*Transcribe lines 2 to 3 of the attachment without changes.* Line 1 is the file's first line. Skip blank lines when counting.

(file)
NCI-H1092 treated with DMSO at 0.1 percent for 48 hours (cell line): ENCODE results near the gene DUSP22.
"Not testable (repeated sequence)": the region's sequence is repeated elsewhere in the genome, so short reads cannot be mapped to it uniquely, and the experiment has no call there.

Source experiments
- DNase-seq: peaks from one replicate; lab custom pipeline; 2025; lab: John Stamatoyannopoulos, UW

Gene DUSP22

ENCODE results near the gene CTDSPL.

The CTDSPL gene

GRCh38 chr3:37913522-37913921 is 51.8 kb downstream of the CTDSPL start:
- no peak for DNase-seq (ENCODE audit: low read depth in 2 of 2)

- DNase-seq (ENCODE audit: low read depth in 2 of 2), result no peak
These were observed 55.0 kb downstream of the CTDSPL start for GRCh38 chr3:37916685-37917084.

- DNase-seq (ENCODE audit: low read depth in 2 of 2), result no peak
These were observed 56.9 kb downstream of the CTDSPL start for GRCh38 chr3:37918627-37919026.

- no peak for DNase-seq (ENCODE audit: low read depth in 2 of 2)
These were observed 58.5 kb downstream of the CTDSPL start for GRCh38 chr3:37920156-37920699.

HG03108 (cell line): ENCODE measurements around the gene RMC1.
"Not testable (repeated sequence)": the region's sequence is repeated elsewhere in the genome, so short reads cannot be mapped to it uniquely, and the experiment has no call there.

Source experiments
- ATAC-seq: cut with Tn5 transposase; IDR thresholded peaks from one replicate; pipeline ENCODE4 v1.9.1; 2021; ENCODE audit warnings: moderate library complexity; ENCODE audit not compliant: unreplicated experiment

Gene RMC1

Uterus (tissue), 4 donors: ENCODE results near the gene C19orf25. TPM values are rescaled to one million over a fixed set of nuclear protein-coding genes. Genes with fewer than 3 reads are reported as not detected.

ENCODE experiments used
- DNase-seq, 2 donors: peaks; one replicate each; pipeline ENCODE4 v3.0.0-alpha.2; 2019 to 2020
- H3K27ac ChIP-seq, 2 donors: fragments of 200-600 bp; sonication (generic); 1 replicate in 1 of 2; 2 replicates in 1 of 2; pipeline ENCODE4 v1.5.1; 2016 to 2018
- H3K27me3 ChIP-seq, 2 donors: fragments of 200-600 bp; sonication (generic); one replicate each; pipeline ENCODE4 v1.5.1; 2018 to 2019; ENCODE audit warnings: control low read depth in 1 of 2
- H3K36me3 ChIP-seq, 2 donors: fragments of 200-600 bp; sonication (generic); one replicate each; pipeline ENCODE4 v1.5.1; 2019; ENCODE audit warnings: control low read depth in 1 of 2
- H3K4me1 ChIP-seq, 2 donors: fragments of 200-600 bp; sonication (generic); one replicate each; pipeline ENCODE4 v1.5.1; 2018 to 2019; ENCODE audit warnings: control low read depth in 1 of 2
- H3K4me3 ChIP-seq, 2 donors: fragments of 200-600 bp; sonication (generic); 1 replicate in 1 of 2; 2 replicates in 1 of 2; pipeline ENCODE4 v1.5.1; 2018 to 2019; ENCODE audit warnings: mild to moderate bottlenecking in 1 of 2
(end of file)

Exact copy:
"Not testable (repeated sequence)": the region's sequence is repeated elsewhere in the genome, so short reads cannot be mapped to it uniquely, and the experiment has no call there.

Source experiments